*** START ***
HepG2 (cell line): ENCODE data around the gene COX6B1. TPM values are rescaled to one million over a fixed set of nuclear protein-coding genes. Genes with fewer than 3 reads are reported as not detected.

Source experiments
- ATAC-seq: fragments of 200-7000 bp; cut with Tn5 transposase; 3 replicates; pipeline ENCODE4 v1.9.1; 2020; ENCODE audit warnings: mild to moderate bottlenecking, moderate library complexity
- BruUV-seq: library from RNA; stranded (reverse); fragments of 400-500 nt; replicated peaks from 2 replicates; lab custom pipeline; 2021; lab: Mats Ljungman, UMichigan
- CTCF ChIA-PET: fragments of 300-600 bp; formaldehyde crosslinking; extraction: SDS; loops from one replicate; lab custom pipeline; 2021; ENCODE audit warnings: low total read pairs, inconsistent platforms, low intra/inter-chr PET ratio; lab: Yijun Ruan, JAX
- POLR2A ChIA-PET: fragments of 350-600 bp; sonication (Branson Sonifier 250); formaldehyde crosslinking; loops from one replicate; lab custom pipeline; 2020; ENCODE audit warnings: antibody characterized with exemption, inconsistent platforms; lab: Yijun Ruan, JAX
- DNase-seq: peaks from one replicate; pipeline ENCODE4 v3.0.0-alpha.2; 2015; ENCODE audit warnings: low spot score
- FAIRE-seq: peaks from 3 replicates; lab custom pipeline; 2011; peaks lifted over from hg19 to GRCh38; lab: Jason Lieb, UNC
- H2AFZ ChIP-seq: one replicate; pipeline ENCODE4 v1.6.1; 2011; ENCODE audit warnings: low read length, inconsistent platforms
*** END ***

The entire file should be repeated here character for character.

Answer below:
HepG2 (cell line): ENCODE data around the gene COX6B1. TPM values are rescaled to one million over a fixed set of nuclear protein-coding genes. Genes with fewer than 3 reads are reported as not detected.

Source experiments
- ATAC-seq: fragments of 200-7000 bp; cut with Tn5 transposase; 3 replicates; pipeline ENCODE4 v1.9.1; 2020; ENCODE audit warnings: mild to moderate bottlenecking, moderate library complexity
- BruUV-seq: library from RNA; stranded (reverse); fragments of 400-500 nt; replicated peaks from 2 replicates; lab custom pipeline; 2021; lab: Mats Ljungman, UMichigan
- CTCF ChIA-PET: fragments of 300-600 bp; formaldehyde crosslinking; extraction: SDS; loops from one replicate; lab custom pipeline; 2021; ENCODE audit warnings: low total read pairs, inconsistent platforms, low intra/inter-chr PET ratio; lab: Yijun Ruan, JAX
- POLR2A ChIA-PET: fragments of 350-600 bp; sonication (Branson Sonifier 250); formaldehyde crosslinking; loops from one replicate; lab custom pipeline; 2020; ENCODE audit warnings: antibody characterized with exemption, inconsistent platforms; lab: Yijun Ruan, JAX
- DNase-seq: peaks from one replicate; pipeline ENCODE4 v3.0.0-alpha.2; 2015; ENCODE audit warnings: low spot score
- FAIRE-seq: peaks from 3 replicates; lab custom pipeline; 2011; peaks lifted over from hg19 to GRCh38; lab: Jason Lieb, UNC
- H2AFZ ChIP-seq: one replicate; pipeline ENCODE4 v1.6.1; 2011; ENCODE audit warnings: low read length, inconsistent platforms